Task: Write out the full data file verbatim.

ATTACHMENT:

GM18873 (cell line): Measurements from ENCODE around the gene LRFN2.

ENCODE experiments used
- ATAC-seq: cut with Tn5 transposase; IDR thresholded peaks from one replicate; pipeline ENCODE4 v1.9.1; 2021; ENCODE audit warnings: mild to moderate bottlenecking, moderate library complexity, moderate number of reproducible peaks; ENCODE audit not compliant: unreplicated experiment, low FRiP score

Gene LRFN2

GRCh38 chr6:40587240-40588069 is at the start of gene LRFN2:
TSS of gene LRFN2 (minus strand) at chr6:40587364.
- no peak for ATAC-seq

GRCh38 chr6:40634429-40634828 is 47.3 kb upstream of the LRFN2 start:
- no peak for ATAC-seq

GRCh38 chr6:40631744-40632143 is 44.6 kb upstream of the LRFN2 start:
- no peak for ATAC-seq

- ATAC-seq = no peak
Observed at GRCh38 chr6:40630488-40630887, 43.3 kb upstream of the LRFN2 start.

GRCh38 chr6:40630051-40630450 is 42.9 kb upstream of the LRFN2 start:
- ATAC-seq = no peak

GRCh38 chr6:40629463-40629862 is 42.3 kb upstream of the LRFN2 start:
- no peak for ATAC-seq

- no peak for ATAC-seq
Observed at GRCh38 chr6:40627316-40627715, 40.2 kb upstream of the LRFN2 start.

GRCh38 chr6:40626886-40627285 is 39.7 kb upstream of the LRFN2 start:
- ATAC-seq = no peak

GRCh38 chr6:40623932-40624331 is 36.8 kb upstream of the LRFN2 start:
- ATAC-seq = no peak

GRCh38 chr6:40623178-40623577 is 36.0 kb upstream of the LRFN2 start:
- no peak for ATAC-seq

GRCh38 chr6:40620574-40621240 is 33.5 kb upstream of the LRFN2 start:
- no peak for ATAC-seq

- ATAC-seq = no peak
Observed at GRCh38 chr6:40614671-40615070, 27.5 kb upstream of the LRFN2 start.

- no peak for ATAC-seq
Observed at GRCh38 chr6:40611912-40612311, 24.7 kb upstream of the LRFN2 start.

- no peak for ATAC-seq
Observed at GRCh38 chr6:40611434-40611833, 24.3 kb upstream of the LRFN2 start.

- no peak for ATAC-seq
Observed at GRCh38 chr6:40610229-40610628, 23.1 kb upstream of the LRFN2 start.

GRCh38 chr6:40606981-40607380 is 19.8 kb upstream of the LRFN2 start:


GM18873 (cell line): Measurements from ENCODE around the gene LRFN2.

ENCODE experiments used
- ATAC-seq: cut with Tn5 transposase; IDR thresholded peaks from one replicate; pipeline ENCODE4 v1.9.1; 2021; ENCODE audit warnings: mild to moderate bottlenecking, moderate library complexity, moderate number of reproducible peaks; ENCODE audit not compliant: unreplicated experiment, low FRiP score

Gene LRFN2

GRCh38 chr6:40587240-40588069 is at the start of gene LRFN2:
TSS of gene LRFN2 (minus strand) at chr6:40587364.
- no peak for ATAC-seq

GRCh38 chr6:40634429-40634828 is 47.3 kb upstream of the LRFN2 start:
- no peak for ATAC-seq

GRCh38 chr6:40631744-40632143 is 44.6 kb upstream of the LRFN2 start:
- no peak for ATAC-seq

- ATAC-seq = no peak
Observed at GRCh38 chr6:40630488-40630887, 43.3 kb upstream of the LRFN2 start.

GRCh38 chr6:40630051-40630450 is 42.9 kb upstream of the LRFN2 start:
- ATAC-seq = no peak

GRCh38 chr6:40629463-40629862 is 42.3 kb upstream of the LRFN2 start:
- no peak for ATAC-seq

- no peak for ATAC-seq
Observed at GRCh38 chr6:40627316-40627715, 40.2 kb upstream of the LRFN2 start.

GRCh38 chr6:40626886-40627285 is 39.7 kb upstream of the LRFN2 start:
- ATAC-seq = no peak

GRCh38 chr6:40623932-40624331 is 36.8 kb upstream of the LRFN2 start:
- ATAC-seq = no peak

GRCh38 chr6:40623178-40623577 is 36.0 kb upstream of the LRFN2 start:
- no peak for ATAC-seq

GRCh38 chr6:40620574-40621240 is 33.5 kb upstream of the LRFN2 start:
- no peak for ATAC-seq

- ATAC-seq = no peak
Observed at GRCh38 chr6:40614671-40615070, 27.5 kb upstream of the LRFN2 start.

- no peak for ATAC-seq
Observed at GRCh38 chr6:40611912-40612311, 24.7 kb upstream of the LRFN2 start.

- no peak for ATAC-seq
Observed at GRCh38 chr6:40611434-40611833, 24.3 kb upstream of the LRFN2 start.

- no peak for ATAC-seq
Observed at GRCh38 chr6:40610229-40610628, 23.1 kb upstream of the LRFN2 start.

GRCh38 chr6:40606981-40607380 is 19.8 kb upstream of the LRFN2 start: